Media in Review: October 2020

Though, as of today, we have officially moved into the next “season,” Thanksgiving and (let’s be honest) Christmas, we put Halloween to bed until next year. Most of these reviews, however, are for Halloween-themed stuff because I really wallow in it in October. It’ll make a better reference in 2021, the year when the holidays…

Computers for Writers

Tech doesn’t usually interest me. In fact, it frustrates and disgusts me more than interests or amazes me. I still have fantasies in which I am sitting in my front window in the chair and I am reading and sipping tea and contemplating my evening and whether I will paint or embroider and the TV…

Book Review: Carry On, Mr. Bowditch

A couple months in to school, and this is the third book I am assigning for my middle grades Language Arts class which is also studying Modern History. The first two books were a moderate win, so I thought it would be too much to hope for another success, and yet… This book was even…

Media in Review: September 2020

Well, I am behind on my posts, which can be attributed to a trip that I took to St. Louis to see a friend married and also the demise of my current laptop. To be clear, that laptop—an ancient and cheap HP—was headed out the door for years. It took minutes to do anything, even…

Let the Holidays Begin: October

I haven’t addressed the holidays in a few years. And when I have addressed the holidays, I have been limited by my own experiences, which is fine by me, because part of the charm of the holidays is tradition. However, you might want to branch out beyond Elf and Frankenstein, and I might want to…

Book Review: In the Reign of Terror

I have been really enjoying history, lately. Perhaps it’s my age showing. Perhaps it’s my way of dealing with the overwhelming amount of “history” that’s happening to us right now. It makes me feel like I have more perspective and I also feel like I relate to the people on the pages of history more…

Book Review: Amal Unbound

My twelve-year-old son joined a book club this year. Okay, that’s a bit of a laugh. I forced my son into a book club. Yes, I am the dentist with the kids with bad teeth, or more literally: the writer with a son who can’t stand the sight of the printed word. He is too…

Movie Review: Tolkien

I may be a little under the weather. You hate to admit such a thing in a pandemic, because not only is it panic-inducing for you and your loved ones, but it also comes with a certain amount of ostracizing. Rest assured, my children and I—who are very mildly ill (probably a cold)—have cancelled all…

Book Review: Sit, Walk, Stand

Heads up: this book is meant for Christians. It pertains to that particular faith in an intimate way. You have been warned. Technically Sit, Walk, Stand is not on my working list of best books, but the author, Watchman Nee, is. I read this book because my pastor preached from it this summer and gave…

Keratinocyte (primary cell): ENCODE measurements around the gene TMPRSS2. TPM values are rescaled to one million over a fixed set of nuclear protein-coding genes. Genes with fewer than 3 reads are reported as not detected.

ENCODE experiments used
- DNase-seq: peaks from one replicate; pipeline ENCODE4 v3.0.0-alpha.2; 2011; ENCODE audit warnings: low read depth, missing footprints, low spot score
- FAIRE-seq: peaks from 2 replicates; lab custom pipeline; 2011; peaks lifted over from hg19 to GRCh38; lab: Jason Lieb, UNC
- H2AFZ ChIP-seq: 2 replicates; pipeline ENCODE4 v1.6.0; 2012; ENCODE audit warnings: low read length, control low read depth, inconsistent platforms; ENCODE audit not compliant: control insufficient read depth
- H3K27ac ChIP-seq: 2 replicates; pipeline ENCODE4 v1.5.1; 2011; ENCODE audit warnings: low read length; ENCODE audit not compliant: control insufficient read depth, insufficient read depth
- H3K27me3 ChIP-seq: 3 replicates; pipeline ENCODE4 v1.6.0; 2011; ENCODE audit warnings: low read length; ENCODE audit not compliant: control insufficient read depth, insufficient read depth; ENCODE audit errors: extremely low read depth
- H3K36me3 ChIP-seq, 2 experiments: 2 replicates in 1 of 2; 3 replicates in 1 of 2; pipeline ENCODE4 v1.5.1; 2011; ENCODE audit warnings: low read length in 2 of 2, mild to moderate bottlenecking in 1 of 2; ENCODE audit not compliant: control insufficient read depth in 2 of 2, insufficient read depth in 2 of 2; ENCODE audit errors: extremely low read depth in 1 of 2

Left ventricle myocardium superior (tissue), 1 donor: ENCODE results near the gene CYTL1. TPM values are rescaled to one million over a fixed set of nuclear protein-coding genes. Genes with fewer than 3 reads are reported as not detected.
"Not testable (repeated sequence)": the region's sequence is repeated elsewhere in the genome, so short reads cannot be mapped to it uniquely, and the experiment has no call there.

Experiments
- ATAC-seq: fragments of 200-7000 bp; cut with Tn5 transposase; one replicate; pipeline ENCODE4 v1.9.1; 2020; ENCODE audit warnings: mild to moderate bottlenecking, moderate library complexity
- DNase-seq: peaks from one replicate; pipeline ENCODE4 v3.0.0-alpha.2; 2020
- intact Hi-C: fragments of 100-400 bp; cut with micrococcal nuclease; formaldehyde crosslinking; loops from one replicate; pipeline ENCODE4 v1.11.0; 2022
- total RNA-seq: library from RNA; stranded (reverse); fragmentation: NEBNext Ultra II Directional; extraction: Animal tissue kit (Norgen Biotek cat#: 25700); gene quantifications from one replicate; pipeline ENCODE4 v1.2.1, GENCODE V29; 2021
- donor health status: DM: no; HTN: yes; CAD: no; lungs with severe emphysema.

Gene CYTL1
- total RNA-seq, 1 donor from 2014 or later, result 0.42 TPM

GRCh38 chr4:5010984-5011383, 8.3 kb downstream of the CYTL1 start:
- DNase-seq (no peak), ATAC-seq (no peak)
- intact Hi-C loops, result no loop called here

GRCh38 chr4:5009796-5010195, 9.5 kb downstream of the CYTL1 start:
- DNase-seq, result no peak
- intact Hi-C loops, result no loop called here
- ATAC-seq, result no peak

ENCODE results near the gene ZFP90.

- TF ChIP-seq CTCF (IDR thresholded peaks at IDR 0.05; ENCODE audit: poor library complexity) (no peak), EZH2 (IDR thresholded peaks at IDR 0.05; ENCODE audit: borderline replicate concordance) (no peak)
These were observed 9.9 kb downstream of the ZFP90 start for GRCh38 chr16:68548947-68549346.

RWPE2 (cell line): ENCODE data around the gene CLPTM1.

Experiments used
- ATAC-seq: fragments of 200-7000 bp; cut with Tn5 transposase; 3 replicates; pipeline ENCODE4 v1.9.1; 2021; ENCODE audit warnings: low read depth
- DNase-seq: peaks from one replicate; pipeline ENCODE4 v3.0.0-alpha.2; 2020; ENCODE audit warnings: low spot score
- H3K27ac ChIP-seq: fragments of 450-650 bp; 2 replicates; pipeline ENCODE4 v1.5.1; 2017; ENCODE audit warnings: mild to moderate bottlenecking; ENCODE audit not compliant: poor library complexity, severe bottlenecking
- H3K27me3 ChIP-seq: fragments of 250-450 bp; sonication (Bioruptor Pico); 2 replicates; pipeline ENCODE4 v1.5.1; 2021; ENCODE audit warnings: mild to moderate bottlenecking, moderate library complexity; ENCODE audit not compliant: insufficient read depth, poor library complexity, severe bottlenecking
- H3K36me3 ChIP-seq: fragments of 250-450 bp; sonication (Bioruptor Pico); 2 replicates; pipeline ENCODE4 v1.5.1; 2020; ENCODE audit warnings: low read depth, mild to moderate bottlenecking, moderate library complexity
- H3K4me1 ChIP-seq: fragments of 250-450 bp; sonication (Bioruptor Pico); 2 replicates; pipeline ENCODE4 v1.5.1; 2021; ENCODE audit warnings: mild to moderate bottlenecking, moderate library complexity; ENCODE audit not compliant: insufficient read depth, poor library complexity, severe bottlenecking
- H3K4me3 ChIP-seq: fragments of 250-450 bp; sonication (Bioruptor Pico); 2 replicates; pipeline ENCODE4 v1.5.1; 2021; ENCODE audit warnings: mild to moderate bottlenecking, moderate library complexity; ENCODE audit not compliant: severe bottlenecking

Movie Review: How to Build a Girl

Once again, I must begin by explaining that I veer regularly toward all things British. I have some YA Brit comedies in my cupboard, ala Angus, Thongs, and Perfect Snogging. So when How to Build a Girl showed up in my previews, I immediately put it on my to-watch list. Though it is based on…

Media in Review: August 2020

FORREST GUMP I forgot this one, last month. I believe we chose it because it was literally the first title on the Best Movies and Shows list. Also, my daughter had already seen it and wanted to watch it again. We have it in the house, too. So we stuck it in and watched. If…

Movie Review: The Wife

This movie was a little reluctantly recommended to us at a writing group meeting, maybe a year ago. It’s been on my to-watch list, and during a recent temporary subscription to Starz, I noticed it was on there and took advantage of an evening by myself. (What?!? Oh, the few up-sides of pandemic life.) At…

Book Review: The Indian in the Cupboard

Sometimes themes just happen. Native American-colonist relations in the 1750s in middle grades literature is a theme that just happened to me, hardcore. As you can see, my last two reviews were Calico Captive and The Sign of the Beaver, and now I am about to review Lynne Reid Banks’ Indian in the Cupboard. I…

Book Review: The Sign of the Beaver

If this were an adult fiction book, it would be considered a novella. At 132 pages formatted for a middle grades reader, this is a very slim novel. Perhaps that is one of the many reasons it is one of my son’s favorite books. Not that anything is missing in this novel. It’s all there:…

Book Review: Calico Captive

This is my second year teaching Literature/Language to a home school co-op class of middle schoolers. Of course, last year was rudely interrupted in March by a pandemic, and this year we are going to begin on Zoom. Anticipating that I will be teaching this for three years total, I have decided to step up…

Book Review: The Storied Life of A.J. Fikry

I read this book because my mother-in-law recommended it after she read it in a book club and then my uncle bought it for me off of my birthday wishlist. There are reasons why this book would jump out at me, anyhow: it’s about books, essentially. It is peopled with writers, authors, bookstore owners, booksellers,…